• Jan 16 2013: “Many of life’s failures are people who did not realize how close they were to success when they gave up.”
  • thumb

    Lejan .

    • +1
    Jan 15 2013: The 'principle of the lever' works here as well. We just not always know how long 'the other' lever is and the 'strength' behind it. So whenever it became necessary to pull with all my force on whatever lever I got and this without 'movement' towards my side, it was time to give up after a short while, because time is no variable in this equation and easily wasted once one brings it in ... :o)
  • thumb
    Jan 15 2013: I don't know, because I approach any discussion with the idea that I might be wrong in my position. I don't see anything wrong with continuing a discussion until both parties are satisfied, that is, if the other person objects to your position you must be patient and keep trying to respond to their specific objections. Sooner or later it's going to become clear what is right. If it doesn't there are many ways to gracefully exit a seeming argument, such as volunteering to have the person speak to your supervisor, or, on the other side, asking to speak to a supervisor.
  • thumb

    Gail .

    • 0
    Jan 18 2013: For me, it's a matter of how much "bang" I get for my metaphorical "buck". It's a subjective thing. If one path isn't working, rather than keep trying to do the same thing in order to get a different outcome, it is time to reassess the legitimacy of the "stated" goal and find a better goal statement, then a different path toward it. It takes great self-honesty and access to feelings to do this. That's the only way to keep ego out of the conversation.
  • W T

    • 0
    Jan 16 2013: I think the answer to your question depends alot on who you are in the battle.

    If you are the leader, then you have the responsibility to rally everybody together and get them focused on the end goal, and help the others to see the benefit of letting go and moving forward.

    If you are simply one of the workers, then you can apply all the great counsel that has been given already.
  • Comment deleted

    • thumb
      Jan 16 2013: I absolutely agree, Kate. The only time I have a problem with someone's opinion when it is vastly different from my own is when it impacts policy in some way that I know is extremely detrimental. I like Fritzie's idea of influence and how that might be applicable in situations like that.
  • thumb
    Jan 16 2013: A motto I have found useful is to keep your own council, it is an idiom, and rarely understood.

    Another one is not to blame as that concedes victory to the blamed and defeat to yourself

    If is useful to understand the others' perspective, not just empathy.

    I think it is important to understand people's need to be right which is covered very nicely by Kathryn Schultz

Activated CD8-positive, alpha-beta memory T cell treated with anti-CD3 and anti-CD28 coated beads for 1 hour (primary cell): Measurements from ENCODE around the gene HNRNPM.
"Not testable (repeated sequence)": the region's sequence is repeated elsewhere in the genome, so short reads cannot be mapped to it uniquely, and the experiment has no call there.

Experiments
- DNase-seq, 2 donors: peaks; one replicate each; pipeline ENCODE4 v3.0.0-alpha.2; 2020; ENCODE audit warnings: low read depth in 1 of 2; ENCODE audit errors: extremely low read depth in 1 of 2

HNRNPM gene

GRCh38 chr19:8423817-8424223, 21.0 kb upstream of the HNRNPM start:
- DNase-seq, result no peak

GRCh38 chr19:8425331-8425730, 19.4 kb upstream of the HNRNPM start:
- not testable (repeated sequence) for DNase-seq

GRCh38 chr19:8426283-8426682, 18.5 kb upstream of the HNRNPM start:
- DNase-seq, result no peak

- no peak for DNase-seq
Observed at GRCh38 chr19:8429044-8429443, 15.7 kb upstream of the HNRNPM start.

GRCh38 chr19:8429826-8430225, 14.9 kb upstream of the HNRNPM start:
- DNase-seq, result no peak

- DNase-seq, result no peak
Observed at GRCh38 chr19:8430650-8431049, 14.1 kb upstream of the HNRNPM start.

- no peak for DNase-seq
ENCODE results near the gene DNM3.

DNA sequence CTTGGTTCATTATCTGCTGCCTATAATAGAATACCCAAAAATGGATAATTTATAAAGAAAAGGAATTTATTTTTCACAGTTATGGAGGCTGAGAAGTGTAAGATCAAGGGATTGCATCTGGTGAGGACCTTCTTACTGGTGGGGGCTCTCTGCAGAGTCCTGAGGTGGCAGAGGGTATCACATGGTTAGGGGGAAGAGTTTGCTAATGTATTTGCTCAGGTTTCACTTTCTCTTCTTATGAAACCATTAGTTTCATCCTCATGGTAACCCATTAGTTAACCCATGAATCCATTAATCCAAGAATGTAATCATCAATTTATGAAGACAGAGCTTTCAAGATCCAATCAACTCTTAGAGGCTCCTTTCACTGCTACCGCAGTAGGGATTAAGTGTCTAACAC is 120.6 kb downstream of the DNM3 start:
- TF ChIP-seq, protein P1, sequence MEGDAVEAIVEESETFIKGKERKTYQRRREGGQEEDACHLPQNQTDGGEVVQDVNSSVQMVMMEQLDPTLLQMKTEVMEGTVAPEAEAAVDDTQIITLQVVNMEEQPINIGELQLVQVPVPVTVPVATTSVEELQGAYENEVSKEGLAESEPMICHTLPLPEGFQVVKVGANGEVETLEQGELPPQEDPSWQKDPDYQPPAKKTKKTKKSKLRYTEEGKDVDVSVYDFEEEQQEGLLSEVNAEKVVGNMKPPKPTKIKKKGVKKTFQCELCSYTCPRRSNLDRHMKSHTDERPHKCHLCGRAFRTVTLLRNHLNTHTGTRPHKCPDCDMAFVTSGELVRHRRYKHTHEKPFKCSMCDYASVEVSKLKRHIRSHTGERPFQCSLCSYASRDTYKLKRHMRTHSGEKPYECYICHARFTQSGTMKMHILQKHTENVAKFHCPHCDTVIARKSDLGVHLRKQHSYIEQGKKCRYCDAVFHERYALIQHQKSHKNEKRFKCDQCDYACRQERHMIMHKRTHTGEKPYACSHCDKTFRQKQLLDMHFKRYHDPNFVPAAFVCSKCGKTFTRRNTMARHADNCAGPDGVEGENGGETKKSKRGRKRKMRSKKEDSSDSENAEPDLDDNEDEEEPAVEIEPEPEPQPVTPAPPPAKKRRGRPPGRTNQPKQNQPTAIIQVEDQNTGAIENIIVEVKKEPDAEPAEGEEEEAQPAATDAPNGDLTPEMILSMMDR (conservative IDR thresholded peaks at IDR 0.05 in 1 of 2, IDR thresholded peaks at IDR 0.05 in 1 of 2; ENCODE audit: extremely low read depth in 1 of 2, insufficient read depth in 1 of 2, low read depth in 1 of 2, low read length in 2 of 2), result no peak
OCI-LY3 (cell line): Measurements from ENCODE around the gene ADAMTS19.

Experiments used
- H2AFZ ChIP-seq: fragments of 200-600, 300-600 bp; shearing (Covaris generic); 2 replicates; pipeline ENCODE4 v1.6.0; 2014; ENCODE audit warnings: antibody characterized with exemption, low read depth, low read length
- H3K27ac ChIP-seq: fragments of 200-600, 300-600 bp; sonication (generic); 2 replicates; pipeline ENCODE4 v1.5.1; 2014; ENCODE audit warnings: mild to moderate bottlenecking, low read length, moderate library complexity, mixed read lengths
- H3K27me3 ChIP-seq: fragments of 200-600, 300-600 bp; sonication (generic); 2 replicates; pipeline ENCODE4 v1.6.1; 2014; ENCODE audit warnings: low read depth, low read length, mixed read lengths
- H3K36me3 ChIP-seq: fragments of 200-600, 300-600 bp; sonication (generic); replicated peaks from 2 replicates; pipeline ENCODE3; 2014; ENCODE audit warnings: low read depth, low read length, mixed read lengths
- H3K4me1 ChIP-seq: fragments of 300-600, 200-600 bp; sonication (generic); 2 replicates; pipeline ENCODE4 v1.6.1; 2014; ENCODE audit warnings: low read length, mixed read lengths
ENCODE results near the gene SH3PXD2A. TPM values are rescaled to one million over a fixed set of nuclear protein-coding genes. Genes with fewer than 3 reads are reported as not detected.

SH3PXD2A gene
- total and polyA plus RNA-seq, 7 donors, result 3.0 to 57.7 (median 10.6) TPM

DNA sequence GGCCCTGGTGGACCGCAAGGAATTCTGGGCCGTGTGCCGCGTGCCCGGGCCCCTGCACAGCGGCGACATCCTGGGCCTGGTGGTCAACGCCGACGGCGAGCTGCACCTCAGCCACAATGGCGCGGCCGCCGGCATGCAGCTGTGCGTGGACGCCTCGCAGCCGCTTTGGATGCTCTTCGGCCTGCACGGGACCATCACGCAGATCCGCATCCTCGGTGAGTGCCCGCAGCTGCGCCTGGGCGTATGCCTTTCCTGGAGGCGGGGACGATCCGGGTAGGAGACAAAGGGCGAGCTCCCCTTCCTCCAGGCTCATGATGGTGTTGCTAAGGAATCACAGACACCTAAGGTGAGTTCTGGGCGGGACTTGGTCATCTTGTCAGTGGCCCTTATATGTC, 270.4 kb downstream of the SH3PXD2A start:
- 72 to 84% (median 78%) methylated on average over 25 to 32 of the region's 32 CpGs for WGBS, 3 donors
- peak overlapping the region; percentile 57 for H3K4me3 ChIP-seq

The value of PR and good manners and willingness

    The importance of not neglecting your best friend, you

    The value of being your own adviser

    The value of why covered very nicely by Simon Senick:

    The value of exchange of ideas trumps everything else covered beyond nicely by Matt Ridley

    The danger in a meme and the illogic that memes create

    And mostly that when ever you have conflict it is created by a 3rd party, NO EXCEPTIONS This is the one that is creating your problem
    • thumb
      Jan 16 2013: Excellent TED talk links, Pat. I have not seen/heard/read the Dennett and will put it on my list for today. EDIT: Great talk, Pat, though here is one I wish had gone longer.
    • thumb
      Jan 16 2013: Pat, I'm busy today but now you're going to suck me right into these talks, aren't you? :)
  • thumb
    Jan 15 2013: Nice to see you again, Amy. I assume you are asking about interactions among adults. When the matter is important and the listener influential and potentially open-minded, persistence makes more sense in terms of energy and resources than when the issue is not very important, the person not influential (in the sense of likely to hurt others), and the person clearly is not open, for whatever reason, to views other than the ones he holds most dear. Of course the calculation is different for a person who gets pleasure from argument itself. [I am not including situations when the other person is violent or psychopathic or something, in which case cutting away quickly may be well warranted!]
    • thumb
      Jan 16 2013: Nice to see you too, Fritzie! Yes, I am definitely talking adults. Children are a whole different ball game :) I really love the notion of a formula as it were. The influence of the individual is a significant factor.